This piece originally appeared on Forbes.
What do Apple, HP and Dell have in common – apart from making computers? They all source electronics from Foxconn, the beleaguered Chinese company under fire for working conditions at its factories.
There is a clear lesson to be drawn from the ongoing Foxconn furor. Fortune 500 companies’ supply chains are increasingly under the microscope— by consumers, investors, and the media. This scrutiny benefits not just factory workers but also the environment. And while uncomfortable for companies caught in the spotlight today, in the longer-term it will help business, too. Here’s why. Suppliers of goods and services often account for a large, even majority, percentage of a company’s environmental footprint, especially in sectors such as retail, and food and beverages. Kraft, for example, estimates that an eye-opening 70 percent of its greenhouse gas emissions originates not from within its own operations but from its raw material suppliers. Other types of suppliers emit greenhouse gases by consuming energy during production, transportation, processing, and distribution.
This all adds up to a huge opportunity for companies to encourage their suppliers to reduce emissions contributing to climate change– and spur efficiencies in the process. Increasingly, investors, shareholders, and consumers are pressing for such action. And often they are pushing at an open door, as multinational companies seek support about how to improve the sustainability of their complex, global supply chains.
Until recently there was no authoritative, internationally accepted guidance for measuring suppliers’ emissions. But this gap was filled late last year when the Greenhouse Gas Protocol (GHGP) released the first comprehensive standard for measuring the carbon footprint of the entire corporate value chain, from sourcing materials to end of life disposal. Road-tested by 34 leading companies, including Kraft, Coca-Cola, IBM, Ford, Siemens, and Levi Strauss, the standard is already being implemented by dozens of companies worldwide. The Consumer Goods Forum, representing over 400 companies with a combined $3 trillion dollars in sales, has also endorsed its use.
While measuring the carbon footprint of what may be hundreds of suppliers is a considerable and painstaking investment for companies, this enthusiastic response has not come as a surprise. When WRI and the World Business Council for Sustainable Development launched the GHGP Corporate Value Chain (Scope 3) Standard in New York and London last October, corporate leaders were united about the importance of getting their supply chain in good environmental order.
Kelly Semrau, Senior Vice President of Global Corporate Affairs, Communication and Sustainability for S.C. Johnson, for example, described their road test of the standard as providing “key data to drive our strategic business decisions regarding greenhouse gas reductions.” Meanwhile, PepsiCo’s Senior Director of Environmental Sustainability, Robert ter Kuile, praised it as “an economically, as well as an environmentally valuable tool,” which will help the company manage the carbon footprint of its vast supplier network.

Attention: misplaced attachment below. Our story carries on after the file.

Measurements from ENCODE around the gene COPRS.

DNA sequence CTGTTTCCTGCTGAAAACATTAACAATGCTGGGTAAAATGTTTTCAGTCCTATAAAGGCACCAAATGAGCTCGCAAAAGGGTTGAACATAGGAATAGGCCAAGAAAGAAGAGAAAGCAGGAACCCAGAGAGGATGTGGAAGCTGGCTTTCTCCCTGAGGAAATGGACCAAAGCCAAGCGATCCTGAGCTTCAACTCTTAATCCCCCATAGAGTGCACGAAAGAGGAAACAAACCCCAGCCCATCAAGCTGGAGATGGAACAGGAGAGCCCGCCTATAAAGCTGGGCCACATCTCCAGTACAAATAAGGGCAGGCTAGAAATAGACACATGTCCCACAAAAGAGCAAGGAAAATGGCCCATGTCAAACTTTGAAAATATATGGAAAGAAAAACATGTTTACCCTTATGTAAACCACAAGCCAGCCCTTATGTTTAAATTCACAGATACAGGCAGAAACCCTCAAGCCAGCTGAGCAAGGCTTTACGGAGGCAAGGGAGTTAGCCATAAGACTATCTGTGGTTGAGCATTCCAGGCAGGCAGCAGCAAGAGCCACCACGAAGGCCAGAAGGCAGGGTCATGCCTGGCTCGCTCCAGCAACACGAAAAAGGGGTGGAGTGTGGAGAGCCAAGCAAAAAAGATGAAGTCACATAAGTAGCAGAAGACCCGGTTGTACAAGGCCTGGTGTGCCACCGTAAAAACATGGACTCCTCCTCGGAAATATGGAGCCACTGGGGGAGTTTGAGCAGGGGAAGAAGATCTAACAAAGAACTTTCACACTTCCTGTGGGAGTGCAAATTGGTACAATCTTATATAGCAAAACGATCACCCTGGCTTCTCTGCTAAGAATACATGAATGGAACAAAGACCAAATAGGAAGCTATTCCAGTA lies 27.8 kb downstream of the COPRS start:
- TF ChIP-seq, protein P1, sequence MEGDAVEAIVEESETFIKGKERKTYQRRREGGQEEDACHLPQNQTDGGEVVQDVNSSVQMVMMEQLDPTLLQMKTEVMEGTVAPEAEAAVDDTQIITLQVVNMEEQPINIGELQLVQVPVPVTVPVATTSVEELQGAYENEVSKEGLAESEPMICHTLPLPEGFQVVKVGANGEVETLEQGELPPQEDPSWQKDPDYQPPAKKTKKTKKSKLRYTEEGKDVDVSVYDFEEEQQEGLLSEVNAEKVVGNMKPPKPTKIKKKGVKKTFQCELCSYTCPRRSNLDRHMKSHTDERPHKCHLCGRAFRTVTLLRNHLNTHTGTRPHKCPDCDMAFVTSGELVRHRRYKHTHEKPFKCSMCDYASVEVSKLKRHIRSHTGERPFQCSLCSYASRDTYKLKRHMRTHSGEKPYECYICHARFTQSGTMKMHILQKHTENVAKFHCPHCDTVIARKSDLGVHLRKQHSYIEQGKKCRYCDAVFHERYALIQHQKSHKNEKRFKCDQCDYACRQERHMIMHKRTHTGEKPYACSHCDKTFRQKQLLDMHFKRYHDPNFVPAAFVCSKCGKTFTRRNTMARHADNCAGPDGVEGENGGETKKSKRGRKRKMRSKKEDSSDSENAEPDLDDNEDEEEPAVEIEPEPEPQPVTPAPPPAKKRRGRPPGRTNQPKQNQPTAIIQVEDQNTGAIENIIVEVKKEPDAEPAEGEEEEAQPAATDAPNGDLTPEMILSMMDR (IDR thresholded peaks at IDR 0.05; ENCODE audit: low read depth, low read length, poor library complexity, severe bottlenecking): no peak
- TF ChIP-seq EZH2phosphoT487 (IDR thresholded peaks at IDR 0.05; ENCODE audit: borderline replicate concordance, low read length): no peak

Measuring supply chain emissions, in other words, is much more than a PR exercise or risk avoidance strategy. It paves the way for companies to operate more efficiently, cut costs, and introduce product innovations. Kraft, for example, has responded to discovering its supply chain’s carbon footprint by working with farm suppliers to grow crops for its food products more efficiently.
And you don’t have to be a corporate giant to make the exercise worthwhile. Companies large and small can discover buried treasure by identifying energy and waste savings in their supply chains, which in turn cuts costs. For instance, Swire Beverages, a bottler and supplier of Coca-Cola products in China, has cut its electricity use by 35 to 40 percent by installing more energy efficient refrigeration equipment in its operations.
Sustainable supply chains will not only help businesses build loyalty from increasingly discerning stakeholders; they will also make companies leaner and better prepared for a future in which natural resources will be increasingly scarce, and for economic policies and incentives directed toward a low-carbon economy.
The market seems increasingly aware of this. Just last month, for example, a University of California study found that companies that voluntarily disclosed their carbon emissions saw their stock prices rise by just under half a percent in the days following the announcement.
The business benefits alone should be enough to convince CEOs. But if not, they should think hard about Foxconn– and the reputational icebergs that may be lurking under the surface in their own supply chain.